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A new study from Duke University shows that women with early stages of breast cancer who undergo a lumpectomy coupled with radiation treatment have a higher survival rate than those who have mastectomies.

January 29, 2013

Durham, N.C. — A new study from Duke University shows that women with early stages of breast cancer who undergo a lumpectomy coupled with radiation treatment have a higher survival rate than those who have mastectomies.

Previous research showed the two operations produced the same results. This is the first study to say lumpectomies with radiation may be a better option.

"Women who are on the fence about it, women as they make their own decision, this will support them in the idea that this is a very good treatment option for them," said Freya Schnabel, director of breast surgery at New York University's Langone Medical Center.

After Toni Spring, 50, was diagnosed with breast cancer last summer, she decided to have a lumpectomy – a smaller operation than a mastectomy, which removes the entire breast.

"(I am) very happy with the choice," she said. "I didn't have to stay in the hospital for longer than the surgery and a couple hours after recover."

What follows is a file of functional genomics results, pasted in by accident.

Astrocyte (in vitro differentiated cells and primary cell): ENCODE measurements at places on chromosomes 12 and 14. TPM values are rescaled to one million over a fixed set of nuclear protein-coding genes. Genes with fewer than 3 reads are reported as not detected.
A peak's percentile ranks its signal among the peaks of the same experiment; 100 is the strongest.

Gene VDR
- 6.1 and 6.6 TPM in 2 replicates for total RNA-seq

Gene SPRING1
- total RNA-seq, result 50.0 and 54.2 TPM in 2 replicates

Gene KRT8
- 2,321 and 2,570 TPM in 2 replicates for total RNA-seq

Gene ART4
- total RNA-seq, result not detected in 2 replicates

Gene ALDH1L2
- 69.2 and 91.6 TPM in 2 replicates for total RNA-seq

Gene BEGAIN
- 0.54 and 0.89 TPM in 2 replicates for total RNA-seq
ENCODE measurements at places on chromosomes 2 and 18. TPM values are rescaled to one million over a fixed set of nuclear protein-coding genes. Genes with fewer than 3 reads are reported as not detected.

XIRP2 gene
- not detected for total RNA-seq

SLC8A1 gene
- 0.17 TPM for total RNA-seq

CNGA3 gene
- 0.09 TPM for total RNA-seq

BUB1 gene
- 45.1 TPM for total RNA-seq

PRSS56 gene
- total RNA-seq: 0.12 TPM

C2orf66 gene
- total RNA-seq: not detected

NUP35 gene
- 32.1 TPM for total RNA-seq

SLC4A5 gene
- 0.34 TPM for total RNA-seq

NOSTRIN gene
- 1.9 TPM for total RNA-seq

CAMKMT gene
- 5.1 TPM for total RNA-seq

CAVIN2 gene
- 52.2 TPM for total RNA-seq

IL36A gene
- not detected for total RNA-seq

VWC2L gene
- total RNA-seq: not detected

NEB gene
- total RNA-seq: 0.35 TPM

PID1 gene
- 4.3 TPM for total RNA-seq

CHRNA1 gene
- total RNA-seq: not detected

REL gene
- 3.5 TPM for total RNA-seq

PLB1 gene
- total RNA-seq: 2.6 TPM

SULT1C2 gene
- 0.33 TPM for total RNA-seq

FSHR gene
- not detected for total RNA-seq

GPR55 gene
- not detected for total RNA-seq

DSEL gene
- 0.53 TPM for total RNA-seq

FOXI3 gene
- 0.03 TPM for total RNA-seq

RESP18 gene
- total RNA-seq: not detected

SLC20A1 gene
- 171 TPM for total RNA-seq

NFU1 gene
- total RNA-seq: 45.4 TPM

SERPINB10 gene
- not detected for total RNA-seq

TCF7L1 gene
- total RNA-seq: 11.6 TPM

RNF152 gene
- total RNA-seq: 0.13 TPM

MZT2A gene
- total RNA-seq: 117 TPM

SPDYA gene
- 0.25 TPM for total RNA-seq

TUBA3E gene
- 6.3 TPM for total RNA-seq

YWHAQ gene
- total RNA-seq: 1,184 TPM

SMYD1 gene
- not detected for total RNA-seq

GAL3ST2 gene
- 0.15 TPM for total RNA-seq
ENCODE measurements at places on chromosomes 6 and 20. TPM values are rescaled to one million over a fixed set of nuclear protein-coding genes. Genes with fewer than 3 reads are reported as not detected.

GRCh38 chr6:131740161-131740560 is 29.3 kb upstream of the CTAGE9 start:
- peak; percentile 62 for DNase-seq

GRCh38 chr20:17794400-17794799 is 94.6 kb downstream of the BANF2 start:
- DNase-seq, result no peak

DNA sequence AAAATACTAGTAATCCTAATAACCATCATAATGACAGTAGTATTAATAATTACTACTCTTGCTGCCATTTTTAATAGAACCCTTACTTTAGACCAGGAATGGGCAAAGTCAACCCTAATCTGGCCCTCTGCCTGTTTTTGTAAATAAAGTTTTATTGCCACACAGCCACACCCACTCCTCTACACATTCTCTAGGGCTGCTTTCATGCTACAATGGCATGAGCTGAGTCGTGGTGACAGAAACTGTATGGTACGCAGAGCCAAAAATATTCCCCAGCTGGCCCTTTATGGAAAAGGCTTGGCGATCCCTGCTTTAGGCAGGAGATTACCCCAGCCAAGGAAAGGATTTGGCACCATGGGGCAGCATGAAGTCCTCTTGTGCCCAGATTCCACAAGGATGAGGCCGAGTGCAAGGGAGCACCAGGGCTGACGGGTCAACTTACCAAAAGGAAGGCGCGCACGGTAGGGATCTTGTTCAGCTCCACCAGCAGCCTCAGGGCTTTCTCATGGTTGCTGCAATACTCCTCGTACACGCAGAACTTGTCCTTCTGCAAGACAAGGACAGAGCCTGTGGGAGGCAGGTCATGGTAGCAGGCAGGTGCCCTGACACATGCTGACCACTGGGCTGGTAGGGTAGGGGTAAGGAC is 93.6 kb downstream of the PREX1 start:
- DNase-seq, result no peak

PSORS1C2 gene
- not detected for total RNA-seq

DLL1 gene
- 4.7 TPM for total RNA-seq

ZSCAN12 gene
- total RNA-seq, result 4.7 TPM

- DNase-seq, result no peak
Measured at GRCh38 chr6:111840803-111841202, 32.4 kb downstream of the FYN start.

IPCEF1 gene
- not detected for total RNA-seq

Over the last decade, many breast cancer patients, especially younger women, have opted to have their entire breasts removed. Schnabel said this study could reverse that trend.

"I think sometimes patients think that because mastectomy is a bigger operation, that it means it's a better treatment," she said.

Experts say factors such as tumor size and family history should be considered when choosing a treatment. Spring went to three doctors – two advised she have one or more breasts removed.

Spring said she was relieved to find out a lumpectomy could be just as effective.

"It was very empowering that I had this choice that I didn't really think I had," she said.

If her cancer comes back, she can have a mastectomy if she needs one.

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